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A Real Say Is Better Than A ‘Say’ So Diluted That It’s Imaginary

Elections elicit, from politicians and pundits alike, saccharine and absurd warbles about popular government.  No warble is more saccharine and absurd than that which goes something like the following: to vote is to “have a say” in government.

Although the romance-encrusted mind denies it, the fact is that in all but the most local of elections in all but the smallest of burgs, no one person’s vote stands a meaningful chance of determining the outcome of any political election in the United States.  Regardless of whether your preferred candidate wins or loses the election, the “say” that is your vote no more affects the outcome of the election, or the stream of subsequent government actions, than does the “say” that is your cheering at a telecast of a game played by your favorite football team affect the outcome of that game.

Whatever merits democratic voting has, giving each individual a say in how his or her life will be affected by the state is not among them.

Nevertheless, unfazed by reality, “Progressives'” incessantly blather on about the importance and sacredness of each vote – and of how a venal sin is committed by any citizen who chooses not to exercise his or her right to vote, and of how a mortal sin is committed if anything prevents someone who wishes to vote from actually doing so.  (For the record: Although I myself, for ethical reasons, refuse to vote in political elections, I do not advise people not to vote.  And I emphatically oppose anyone or any group obstructing any citizen’s or citizens’ access to the polls or otherwise intimidating voters.)

This “Progressive” blathering about how voting is each citizen’s opportunity to “have a say” is doubly annoying given that “Progressives” are so steadfastly opposed to ordinary people having real says.

Consider, for example, the minimum wage.  Such legislation strips from each individual worker the right to say to an employer “I’ll work for you for $7.00 per hour.”  (Looked at from the other direction, such legislation strips from each employer the right to say to a potential employee “I’ll employ you for $7.00 per hour.”)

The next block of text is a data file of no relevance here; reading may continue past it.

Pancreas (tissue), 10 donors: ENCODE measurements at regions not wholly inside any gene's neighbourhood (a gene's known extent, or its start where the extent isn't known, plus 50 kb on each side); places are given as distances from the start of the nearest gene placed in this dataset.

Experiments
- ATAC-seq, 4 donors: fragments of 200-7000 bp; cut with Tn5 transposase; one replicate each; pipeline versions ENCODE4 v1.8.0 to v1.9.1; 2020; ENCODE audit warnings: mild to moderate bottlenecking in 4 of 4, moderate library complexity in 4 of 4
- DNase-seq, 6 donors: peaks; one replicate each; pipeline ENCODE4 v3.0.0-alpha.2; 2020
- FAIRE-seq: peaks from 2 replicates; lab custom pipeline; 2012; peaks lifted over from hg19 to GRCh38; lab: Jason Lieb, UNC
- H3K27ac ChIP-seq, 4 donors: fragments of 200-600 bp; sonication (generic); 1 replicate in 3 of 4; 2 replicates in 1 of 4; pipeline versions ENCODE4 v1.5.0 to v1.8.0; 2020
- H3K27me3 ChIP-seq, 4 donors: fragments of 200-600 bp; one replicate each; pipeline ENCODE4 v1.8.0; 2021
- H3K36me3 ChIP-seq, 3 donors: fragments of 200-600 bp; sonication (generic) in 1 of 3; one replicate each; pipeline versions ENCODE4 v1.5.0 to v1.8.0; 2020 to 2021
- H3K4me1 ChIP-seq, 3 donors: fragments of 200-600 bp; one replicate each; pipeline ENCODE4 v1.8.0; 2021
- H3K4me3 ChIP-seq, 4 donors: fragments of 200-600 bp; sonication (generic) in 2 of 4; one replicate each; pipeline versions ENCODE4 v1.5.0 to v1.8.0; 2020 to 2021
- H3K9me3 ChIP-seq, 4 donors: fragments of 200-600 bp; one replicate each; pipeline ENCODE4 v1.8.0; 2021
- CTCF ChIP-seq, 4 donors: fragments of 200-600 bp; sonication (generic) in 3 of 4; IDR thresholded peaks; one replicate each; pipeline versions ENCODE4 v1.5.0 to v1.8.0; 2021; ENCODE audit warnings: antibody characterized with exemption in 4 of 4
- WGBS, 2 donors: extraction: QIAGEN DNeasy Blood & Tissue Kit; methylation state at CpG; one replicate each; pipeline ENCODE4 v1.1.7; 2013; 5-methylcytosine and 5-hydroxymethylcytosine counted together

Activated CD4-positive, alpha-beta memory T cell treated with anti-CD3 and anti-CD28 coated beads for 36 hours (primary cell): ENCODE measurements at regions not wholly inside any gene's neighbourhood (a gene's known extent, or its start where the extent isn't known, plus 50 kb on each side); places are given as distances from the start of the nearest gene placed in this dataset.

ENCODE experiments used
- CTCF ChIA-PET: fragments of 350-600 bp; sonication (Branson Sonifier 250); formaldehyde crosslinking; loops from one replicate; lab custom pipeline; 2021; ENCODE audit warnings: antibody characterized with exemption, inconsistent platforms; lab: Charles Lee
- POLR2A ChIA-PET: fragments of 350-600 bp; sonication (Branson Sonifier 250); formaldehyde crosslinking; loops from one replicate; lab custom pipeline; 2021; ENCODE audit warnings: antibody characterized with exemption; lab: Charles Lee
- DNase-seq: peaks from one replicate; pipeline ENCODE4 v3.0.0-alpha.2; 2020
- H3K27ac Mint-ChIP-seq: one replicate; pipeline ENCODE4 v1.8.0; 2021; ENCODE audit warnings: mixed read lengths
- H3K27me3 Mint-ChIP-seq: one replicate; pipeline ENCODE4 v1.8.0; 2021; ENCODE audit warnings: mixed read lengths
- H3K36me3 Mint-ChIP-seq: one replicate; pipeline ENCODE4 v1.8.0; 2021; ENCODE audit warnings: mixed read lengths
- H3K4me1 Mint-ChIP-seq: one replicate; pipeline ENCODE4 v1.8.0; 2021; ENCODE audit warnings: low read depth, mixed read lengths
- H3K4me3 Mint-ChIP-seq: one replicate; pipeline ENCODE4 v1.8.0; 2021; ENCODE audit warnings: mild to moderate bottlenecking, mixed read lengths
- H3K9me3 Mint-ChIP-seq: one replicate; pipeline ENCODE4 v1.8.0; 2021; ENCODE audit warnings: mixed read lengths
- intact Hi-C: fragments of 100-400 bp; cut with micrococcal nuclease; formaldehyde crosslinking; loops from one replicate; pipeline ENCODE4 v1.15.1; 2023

Suppose there were no minimum wage.  An individual – an actual flesh-and-blood-and-breathing person – wants a job and is willing to offer her labor services to another actual flesh-and-blood-and-breathing person at a certain wage.  No one forces this person to make such an offer; no one forces the employer to accept such an offer.  Yet if the offer is made and accepted, an outcome happens that would otherwise not happen: the person has a job with that employer at the agreed-upon wage and that employer has a new employee who, it is hoped, increases the employer’s net worth.  Both employee and employer believe themselves to be made better off.

The say that each person has in this setting matters; it is effective; each person’s say is real.  Had that one worker not said what she said to the employer, she would not have the job.  Had that employer not said what he said to the employee, he would not have a new employee.  The outcome of this exchange depends upon no one else going along with it.  Each ‘say’ is individually decisive.

Yet “Progressives” are so opposed to people having such a say that they endorse the use of coercion to prevent each and every individual who might otherwise choose to do so from saying to another individual “I’ll work for you for an hourly wage below $7.25.”  A say that matters – a real say – an effective say – a say through which each person individually and actually affects what happens in his or her life – is stripped away.  And the professors and pundits who most loudly applaud such stripping away of this sort of real say for individuals – the professors and pundits who exert prodigious amounts of intellectual energy in describing rococo scenarios in which allowing individuals in such situations actually to have a say might redound to these individuals’ benefit – sing hosannas about the “say” that each individual allegedly has as a voter in a political election.

Of course, “Progressives'” hostility to real ‘says’ extends far beyond minimum-wage legislation.  This hostility to real ‘says’ is on display when “Progressives” mandate other terms of labor contracts (such as the Obama administration’s new overtime-pay diktats).  It’s on display in support for occupational-licensing restrictions.  It’s on display in FDA and other government prohibitions on the substances that individuals are allowed to ingest.  It’s on display in government prohibitions and restrictions on employing non-Americans, and in immigration restrictions.  (I am not free to say to whichever non-American I choose “Come work for me in the U.S.” or “Come live with me in my home in Virginia.”)  It’s on display in nearly all that the state does.

The fiction is that if you exercise your fake say in each election, then the state is ethically cleared to strip you as it fancies of your real says.

I say that that’s wrong.